Thank you to my friend Dr Rajnish Dhawan for presenting a paper on my first novel The End of the Dark and Stormy Night at the South Asian Literary Association (SALA) Conference in January 2013 at Boston, MA.
SALA 2013 Race and the South Asian Diaspora
The 13th Annual Conference of The South Asian Literary Association
January 2-3, 2013
CONFERENCE PAPER ABSTRACTS: RAJNISH DHAWAN, UNIVERSITY OF THE FRASER VALLEY, ABBOTSFORD, CANADA
Spatializing Cultural Hybridity in Canada: A Study of Race Relations in Rajni Mala Khelawan’s The End of the Dark and Stormy Night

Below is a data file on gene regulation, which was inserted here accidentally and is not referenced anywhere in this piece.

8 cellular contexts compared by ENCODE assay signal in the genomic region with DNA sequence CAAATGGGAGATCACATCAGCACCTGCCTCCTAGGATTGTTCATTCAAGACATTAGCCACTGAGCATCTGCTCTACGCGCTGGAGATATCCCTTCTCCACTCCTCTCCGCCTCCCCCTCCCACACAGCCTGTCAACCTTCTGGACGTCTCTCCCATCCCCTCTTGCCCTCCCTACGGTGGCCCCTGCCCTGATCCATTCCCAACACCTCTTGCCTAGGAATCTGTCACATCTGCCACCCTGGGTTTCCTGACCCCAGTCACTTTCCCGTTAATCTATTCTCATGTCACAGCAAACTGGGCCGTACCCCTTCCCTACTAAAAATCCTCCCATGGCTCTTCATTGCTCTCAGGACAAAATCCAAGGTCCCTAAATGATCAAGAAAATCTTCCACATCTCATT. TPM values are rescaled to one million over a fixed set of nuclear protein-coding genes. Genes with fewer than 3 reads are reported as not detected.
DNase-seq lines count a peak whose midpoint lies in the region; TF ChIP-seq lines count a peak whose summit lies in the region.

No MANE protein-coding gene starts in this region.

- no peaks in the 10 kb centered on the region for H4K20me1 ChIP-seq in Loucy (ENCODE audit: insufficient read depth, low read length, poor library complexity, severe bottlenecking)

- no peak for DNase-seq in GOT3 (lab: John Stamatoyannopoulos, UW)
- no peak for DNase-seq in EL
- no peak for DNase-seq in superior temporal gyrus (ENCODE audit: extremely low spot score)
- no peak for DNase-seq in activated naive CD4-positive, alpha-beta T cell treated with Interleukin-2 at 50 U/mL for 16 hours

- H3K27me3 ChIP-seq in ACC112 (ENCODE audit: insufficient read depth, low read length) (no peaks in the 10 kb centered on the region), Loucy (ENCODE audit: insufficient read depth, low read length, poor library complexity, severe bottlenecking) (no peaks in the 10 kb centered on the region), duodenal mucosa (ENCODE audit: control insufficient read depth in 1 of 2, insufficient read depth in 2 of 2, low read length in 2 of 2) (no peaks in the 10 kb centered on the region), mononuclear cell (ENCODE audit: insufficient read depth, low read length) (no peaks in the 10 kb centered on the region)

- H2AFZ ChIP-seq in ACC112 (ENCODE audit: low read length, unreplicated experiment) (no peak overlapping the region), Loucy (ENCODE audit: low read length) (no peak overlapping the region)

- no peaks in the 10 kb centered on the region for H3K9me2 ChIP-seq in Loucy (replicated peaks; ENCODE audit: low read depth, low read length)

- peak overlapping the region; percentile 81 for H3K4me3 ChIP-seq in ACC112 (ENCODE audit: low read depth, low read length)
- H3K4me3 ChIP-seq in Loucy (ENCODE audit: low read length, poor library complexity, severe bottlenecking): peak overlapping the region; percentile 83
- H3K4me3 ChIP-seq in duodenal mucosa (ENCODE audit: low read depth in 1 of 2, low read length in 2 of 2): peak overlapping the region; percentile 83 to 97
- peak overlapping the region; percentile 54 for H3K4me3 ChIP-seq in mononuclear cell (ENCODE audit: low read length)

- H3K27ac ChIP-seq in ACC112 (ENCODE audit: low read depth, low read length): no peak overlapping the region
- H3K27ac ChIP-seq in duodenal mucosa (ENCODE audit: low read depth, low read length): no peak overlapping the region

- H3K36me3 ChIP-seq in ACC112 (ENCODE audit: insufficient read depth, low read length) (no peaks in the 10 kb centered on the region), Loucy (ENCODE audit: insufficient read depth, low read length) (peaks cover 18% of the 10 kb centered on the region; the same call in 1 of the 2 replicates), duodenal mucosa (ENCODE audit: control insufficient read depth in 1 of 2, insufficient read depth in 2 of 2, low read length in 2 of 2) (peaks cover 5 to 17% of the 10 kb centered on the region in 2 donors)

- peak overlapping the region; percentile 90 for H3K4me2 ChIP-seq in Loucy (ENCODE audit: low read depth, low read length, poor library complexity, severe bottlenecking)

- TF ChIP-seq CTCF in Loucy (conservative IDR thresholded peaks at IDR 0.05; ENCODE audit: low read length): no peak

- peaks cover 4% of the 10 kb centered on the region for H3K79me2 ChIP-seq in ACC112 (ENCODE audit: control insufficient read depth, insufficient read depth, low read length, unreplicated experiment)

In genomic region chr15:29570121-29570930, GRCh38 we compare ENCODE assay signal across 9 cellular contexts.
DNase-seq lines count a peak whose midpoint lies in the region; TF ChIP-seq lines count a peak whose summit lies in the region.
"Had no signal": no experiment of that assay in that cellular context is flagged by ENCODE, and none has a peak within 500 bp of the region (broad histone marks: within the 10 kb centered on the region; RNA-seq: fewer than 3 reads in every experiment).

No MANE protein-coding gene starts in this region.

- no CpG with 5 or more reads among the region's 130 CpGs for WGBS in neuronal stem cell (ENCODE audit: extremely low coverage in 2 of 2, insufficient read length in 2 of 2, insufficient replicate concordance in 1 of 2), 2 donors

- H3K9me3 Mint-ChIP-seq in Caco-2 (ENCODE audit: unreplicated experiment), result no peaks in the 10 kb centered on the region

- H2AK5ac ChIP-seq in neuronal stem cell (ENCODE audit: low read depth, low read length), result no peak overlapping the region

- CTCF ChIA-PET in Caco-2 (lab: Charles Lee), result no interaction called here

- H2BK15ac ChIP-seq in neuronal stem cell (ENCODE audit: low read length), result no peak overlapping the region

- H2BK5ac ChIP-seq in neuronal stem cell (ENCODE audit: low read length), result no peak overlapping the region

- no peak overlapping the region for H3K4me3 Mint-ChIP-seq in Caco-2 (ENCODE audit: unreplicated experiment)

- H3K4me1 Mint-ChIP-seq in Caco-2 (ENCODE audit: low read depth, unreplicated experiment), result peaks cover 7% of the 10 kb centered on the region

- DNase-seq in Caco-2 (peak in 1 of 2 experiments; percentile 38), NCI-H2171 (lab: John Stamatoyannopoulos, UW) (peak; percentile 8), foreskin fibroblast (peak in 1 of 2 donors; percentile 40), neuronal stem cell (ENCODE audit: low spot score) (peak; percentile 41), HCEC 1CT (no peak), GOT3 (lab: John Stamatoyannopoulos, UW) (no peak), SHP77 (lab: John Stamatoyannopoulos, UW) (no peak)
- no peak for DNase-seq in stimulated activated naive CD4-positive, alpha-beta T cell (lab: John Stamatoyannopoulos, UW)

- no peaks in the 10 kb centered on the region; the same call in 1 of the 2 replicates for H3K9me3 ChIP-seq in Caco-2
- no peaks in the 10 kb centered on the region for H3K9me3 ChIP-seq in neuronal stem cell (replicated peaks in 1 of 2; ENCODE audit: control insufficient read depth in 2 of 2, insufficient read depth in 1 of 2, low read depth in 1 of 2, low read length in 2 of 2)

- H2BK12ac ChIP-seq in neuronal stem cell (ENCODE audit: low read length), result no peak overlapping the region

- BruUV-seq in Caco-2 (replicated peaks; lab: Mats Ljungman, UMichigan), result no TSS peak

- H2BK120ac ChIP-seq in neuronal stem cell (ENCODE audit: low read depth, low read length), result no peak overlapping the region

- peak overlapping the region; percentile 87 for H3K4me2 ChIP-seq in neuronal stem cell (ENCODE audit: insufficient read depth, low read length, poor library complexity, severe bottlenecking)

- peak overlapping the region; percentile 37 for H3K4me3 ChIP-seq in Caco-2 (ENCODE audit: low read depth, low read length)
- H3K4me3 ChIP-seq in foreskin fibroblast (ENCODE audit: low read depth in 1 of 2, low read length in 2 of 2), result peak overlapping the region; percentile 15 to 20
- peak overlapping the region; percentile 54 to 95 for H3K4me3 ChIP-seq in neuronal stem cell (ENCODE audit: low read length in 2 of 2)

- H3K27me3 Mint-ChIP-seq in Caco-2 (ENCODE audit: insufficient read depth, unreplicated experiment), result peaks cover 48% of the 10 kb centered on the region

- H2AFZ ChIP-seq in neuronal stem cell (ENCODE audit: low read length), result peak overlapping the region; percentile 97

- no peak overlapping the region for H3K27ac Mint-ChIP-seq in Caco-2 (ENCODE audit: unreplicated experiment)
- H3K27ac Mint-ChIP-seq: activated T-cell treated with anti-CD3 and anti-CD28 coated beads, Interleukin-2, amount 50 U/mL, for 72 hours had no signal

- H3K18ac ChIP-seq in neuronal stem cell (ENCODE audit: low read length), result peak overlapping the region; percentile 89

“If postmodern hybridity emphasises not fusion, but multiple and mobile positionings created by the performative transgressions of national grand naratives – what Homi Bhabha has refered to as ‘shreds and patches’ of many and diverse national voices,” then is there a possibility in the contemporary hybrid literature to provide a unifying centralized fabric where these ‘shreds and patches’ can be turned into a homogenous collage where every patch keeps its identity while being a part of the unified whole? Canadian multiculturalism thrives upon the concrete identification of these ‘shreds and patches,’ viewing them as an essential part of a heterogeneous fabric, often searching in them for the lure of the exotic – be it the first nations, the Indo-Canadians, the African-Canadians or the Chinese-Canadians. The essentialization of the hyphen has been the hallmark of Canadian multiculturalism and the hyphen has been strengthened by denying or shying away from the discomfort associated with the inter-racial discourse. Rajni Mala Khelawan’s debut novel The End of the Dark and Stormy Night tries to redefine the hyphen by embracing the discomfort, and by using humor as her primary medium of inter-racial discourse she tries to move towards the comfort zone where inter-racial relations could afford to laugh with each other rather than laughing at each other. This paper will focus on the study of the use of humor in the depiction of inter-racial relationships in the novel and the novel’s attempts at diluting the hyphen despite strong voices within the text advocating its retention.